Microenvironment and Immunology T-Cell Trafficking Facilitated by High Endothelial Venules Is Required for TumorControl after Regulatory T-Cell Depletion

Abstract

The evolution of immune blockades in tumors limits successful antitumor immunity, but the mechanisms underlying this process are not fully understood. Depletion of regulatory T cells (Treg), a T-cell subset that dampens excessive inflammatory and autoreactive responses, can allow activation of tumor-specific T cells. However, cancer immunotherapy studies have shown that a persistent failure of activated lymphocytes to infiltrate tumors remains a fundamental problem. In evaluating this issue, we found that despite an increase in Tcell activation and proliferation following Treg depletion, there was no significant association with tumor growth rate. In contrast, therewas a highly significant association between low tumor growth rate and the extent of T-cell infiltration. Further analyses revealed a total concordance between low tumor growth rate, high T-cell infiltration, and the presence of high endothelial venules (HEV). HEV are blood vessels normally found in secondary lymphoid tissue where they are specialized for lymphocyte recruitment. Thus, our findings suggest that Treg depletionmay promote HEV neogenesis, facilitating increased lymphocyte infiltration and destruction of the tumor tissue. These findings are important as they point to a hitherto unidentified role of Tregs, themanipulation of whichmay refine strategies for more effective cancer immunotherapy. Cancer Res; 72(21); 1–10. 2012 AACR. Introduction Several laboratories have shown that CD4þ CD25þ Foxp3þ regulatory T cells (Treg), which normally serve to control autoimmunity and inflammation, also inhibit immune responses to tumor antigens (1). Thus, strategies aimed at boosting antitumor responses, throughmanipulation of Tregs, are being intensely investigated. In mice, prophylactic depletion of Tregs using CD25-specific antibodies can limit and even prevent tumor development and/or progression (2–4). The development of transgenic mice expressing the primate diphtheria toxin receptor (DTR) on Foxp3þ cells has allowed specific and complete depletion of Tregs by administration of diphtheria toxin (DT; 5). Using the melanoma cell line B16, it has been shown that selective Treg depletion using anti-CD25 antibodies (6) or DT (7) results in activation of a tumor-specific CD8þ T-cell response and slower tumor growth. Use of the DTR-Foxp3 transgenic mice has also shown that Treg depletion canprevent development and even limit the progression of tumors induced by the carcinogen methylcholanthrene (MCA) in a manner that is dependent on CD8þ T cells and IFNg (8). The success of these interventions however remains suboptimal. Treg depletion, even when combined with vaccination, does not readily result in the elimination of established tumors as tumor rejection is often observed in only a proportion of treated mice. Several factors, including the extent of T-cell activation and/or tumor infiltration, may account for this failure (6). In this study, we set out to identify factors limiting the success of antitumor immune responses. For this purpose, we used the MCA chemical carcinogenesis model in combination with Foxp3 mice (5), to identify the key features that distinguish progressing tumors from those that are controlled after Treg depletion. Our findings clearly indicate that T-cell infiltration and not the extent of activation, is a critical bottleneck to tumor destruction in Tregdepleted animals. Moreover, our extensive immunohistochemical analyses of MCA-induced tumors from Tregreplete and Treg-depleted mice revealed that control of tumor growth, observed in Treg-depleted mice, was determined by development of high endothelial venules (HEV), specialized blood vessels that alter both the composition and size of the T-cell infiltrate (9, 10). Overall, these data provide a new perspective on the impact of Treg depletion, demonstrating that Tregs control immune responses, not only through limiting immune activation, but also through influencing blood vessel differentiation. Authors' Affiliations: Infection and Immunity, School of Medicine, Henry Wellcome Building, Cardiff University, Cardiff, United Kingdom; and MRC Centre for Immune Regulation, Institute for Biomedical Research, College of Medical and Dental Sciences, University of Birmingham, Birmingham, United Kingdom Note: Supplementary data for this article are available at Cancer Research Online (http://cancerres.aacrjournals.org/). J.P. Hindley and E. Jones have contributed equally to this work. Corresponding Author: Awen M. Gallimore, Infection and Immunity, School of Medicine, Henry Wellcome Building, Cardiff University, Cardiff, CF144XN, United Kingdom. Phone: 44-2920-687012; Fax: 44-2920687079; E-mail: gallimoream@cardiff.ac.uk doi: 10.1158/0008-5472.CAN-12-1912 2012 American Association for Cancer Research. Cancer Research www.aacrjournals.org OF1 Research. on April 13, 2017. © 2012 American Association for Cancer cancerres.aacrjournals.org Downloaded from Published OnlineFirst September 7, 2012; DOI: 10.1158/0008-5472.CAN-12-1912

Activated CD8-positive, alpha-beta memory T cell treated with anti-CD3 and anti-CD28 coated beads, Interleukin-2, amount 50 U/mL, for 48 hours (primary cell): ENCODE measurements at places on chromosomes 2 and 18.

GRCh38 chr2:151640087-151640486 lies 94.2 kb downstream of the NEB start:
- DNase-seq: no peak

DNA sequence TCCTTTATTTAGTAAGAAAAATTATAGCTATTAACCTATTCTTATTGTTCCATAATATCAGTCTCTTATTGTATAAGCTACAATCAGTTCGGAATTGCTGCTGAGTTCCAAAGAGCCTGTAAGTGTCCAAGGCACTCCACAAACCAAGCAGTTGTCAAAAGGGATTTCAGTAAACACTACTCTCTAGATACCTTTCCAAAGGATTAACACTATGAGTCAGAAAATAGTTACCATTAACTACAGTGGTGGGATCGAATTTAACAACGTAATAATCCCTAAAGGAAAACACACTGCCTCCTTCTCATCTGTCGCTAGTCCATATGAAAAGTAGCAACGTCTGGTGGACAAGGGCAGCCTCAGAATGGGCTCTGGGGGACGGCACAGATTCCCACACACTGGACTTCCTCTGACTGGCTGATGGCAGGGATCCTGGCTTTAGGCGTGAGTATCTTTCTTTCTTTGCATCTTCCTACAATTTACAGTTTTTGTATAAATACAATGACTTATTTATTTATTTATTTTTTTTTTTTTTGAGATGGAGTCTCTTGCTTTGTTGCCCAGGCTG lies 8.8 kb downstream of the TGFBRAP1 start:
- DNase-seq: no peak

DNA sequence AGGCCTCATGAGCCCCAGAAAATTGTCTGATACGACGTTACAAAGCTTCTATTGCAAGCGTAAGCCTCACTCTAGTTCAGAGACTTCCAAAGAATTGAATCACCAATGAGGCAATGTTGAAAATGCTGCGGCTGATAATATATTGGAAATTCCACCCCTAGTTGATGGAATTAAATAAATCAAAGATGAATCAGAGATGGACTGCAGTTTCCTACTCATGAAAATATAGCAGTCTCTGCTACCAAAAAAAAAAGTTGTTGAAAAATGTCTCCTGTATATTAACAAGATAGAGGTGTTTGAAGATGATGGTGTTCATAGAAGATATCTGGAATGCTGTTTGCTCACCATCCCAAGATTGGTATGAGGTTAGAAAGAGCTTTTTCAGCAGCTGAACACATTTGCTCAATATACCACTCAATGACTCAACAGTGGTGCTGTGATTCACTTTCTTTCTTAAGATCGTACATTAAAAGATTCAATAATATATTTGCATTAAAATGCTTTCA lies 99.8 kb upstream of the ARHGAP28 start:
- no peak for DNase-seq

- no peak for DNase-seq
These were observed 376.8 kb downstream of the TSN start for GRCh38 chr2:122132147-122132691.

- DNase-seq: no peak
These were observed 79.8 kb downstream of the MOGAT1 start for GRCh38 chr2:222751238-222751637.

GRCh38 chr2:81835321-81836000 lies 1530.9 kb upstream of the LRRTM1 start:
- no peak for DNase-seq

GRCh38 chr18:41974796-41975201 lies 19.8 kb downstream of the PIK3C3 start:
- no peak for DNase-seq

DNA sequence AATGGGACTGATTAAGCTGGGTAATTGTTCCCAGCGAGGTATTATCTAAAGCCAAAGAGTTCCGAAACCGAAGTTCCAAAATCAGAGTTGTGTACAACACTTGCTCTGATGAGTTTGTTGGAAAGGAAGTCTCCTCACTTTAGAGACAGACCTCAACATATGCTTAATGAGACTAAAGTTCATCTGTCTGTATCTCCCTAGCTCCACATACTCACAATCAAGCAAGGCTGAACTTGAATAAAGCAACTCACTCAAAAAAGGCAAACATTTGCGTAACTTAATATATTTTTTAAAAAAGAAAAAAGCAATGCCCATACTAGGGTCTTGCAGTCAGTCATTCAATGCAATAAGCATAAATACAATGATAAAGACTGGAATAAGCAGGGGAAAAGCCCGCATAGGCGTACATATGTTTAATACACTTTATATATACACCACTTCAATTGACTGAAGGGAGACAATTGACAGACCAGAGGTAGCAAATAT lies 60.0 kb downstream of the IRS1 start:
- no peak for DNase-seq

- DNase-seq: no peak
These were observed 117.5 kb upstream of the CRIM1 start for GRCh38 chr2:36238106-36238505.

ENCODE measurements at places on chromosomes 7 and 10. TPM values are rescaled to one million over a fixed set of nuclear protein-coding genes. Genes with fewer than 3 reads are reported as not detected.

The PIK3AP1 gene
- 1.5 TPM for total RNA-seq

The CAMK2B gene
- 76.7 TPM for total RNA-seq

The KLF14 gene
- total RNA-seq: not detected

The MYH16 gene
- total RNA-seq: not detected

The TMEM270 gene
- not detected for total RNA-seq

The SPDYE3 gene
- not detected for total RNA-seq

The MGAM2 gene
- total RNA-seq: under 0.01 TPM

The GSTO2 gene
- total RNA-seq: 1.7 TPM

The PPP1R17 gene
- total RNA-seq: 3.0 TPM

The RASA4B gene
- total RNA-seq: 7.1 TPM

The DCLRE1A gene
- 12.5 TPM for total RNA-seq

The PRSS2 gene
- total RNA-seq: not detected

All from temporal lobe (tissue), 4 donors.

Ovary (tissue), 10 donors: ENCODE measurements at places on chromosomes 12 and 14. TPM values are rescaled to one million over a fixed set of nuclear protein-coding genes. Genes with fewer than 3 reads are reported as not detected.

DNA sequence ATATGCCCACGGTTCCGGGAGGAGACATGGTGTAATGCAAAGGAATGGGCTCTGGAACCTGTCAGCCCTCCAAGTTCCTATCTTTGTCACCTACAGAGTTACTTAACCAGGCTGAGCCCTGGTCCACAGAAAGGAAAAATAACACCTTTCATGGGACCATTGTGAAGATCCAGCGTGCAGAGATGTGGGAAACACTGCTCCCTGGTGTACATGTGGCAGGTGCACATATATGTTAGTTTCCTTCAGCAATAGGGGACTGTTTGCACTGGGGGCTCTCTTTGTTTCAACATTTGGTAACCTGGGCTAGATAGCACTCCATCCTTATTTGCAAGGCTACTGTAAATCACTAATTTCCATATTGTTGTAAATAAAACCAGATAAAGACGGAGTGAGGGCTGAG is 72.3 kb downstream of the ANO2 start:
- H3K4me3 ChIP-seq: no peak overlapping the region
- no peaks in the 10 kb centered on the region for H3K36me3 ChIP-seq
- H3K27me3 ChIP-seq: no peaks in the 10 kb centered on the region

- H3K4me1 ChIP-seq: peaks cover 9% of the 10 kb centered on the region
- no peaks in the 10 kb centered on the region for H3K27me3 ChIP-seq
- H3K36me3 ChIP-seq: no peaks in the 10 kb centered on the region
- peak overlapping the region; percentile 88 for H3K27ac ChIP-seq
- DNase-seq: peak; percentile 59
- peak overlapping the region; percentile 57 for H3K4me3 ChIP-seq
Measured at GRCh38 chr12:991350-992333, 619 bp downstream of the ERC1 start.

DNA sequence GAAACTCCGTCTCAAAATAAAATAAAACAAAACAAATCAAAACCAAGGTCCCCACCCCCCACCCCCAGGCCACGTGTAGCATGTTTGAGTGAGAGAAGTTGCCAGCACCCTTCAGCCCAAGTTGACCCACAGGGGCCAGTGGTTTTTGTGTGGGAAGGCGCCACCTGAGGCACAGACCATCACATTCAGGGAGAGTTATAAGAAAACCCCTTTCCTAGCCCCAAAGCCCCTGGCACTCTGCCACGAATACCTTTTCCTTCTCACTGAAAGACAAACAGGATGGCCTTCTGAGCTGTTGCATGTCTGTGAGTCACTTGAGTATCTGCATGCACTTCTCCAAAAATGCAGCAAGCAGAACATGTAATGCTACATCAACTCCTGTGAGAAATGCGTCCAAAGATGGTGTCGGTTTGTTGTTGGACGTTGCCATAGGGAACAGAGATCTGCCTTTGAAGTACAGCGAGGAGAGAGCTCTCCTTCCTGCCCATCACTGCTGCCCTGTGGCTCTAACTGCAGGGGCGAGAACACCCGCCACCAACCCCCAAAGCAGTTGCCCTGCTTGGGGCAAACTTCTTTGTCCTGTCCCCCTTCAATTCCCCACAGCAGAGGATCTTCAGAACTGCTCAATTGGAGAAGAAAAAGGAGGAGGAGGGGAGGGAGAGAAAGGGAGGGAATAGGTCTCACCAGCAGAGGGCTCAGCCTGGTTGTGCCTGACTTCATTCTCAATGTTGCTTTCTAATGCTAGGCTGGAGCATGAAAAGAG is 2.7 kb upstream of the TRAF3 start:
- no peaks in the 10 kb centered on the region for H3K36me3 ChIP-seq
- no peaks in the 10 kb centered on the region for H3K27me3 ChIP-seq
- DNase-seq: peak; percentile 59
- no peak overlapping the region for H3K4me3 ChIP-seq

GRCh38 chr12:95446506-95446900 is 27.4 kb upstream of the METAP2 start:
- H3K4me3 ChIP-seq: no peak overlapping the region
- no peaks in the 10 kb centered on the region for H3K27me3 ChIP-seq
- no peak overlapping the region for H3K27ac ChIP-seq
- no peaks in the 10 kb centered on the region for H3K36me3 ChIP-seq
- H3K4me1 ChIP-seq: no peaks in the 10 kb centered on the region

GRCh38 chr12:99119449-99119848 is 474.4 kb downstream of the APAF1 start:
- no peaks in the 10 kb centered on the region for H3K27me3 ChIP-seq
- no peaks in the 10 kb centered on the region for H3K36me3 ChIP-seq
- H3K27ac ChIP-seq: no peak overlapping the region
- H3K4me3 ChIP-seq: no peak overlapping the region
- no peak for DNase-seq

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@inproceedings{Hindley2012MicroenvironmentAI, title={Microenvironment and Immunology T-Cell Trafficking Facilitated by High Endothelial Venules Is Required for TumorControl after Regulatory T-Cell Depletion}, author={James P. Hindley and Emma Jones and Kathryn Smart and Hayley M Bridgeman and Sarah N. Lauder and Beatrice Omusiro Ondondo and Scott Cutting and Kristin Ladell and Katherine K. Wynn and David Withers and David A. Price and Ann Ager and Andrew J. Godkin and Awen M. Gallimore}, year={2012} }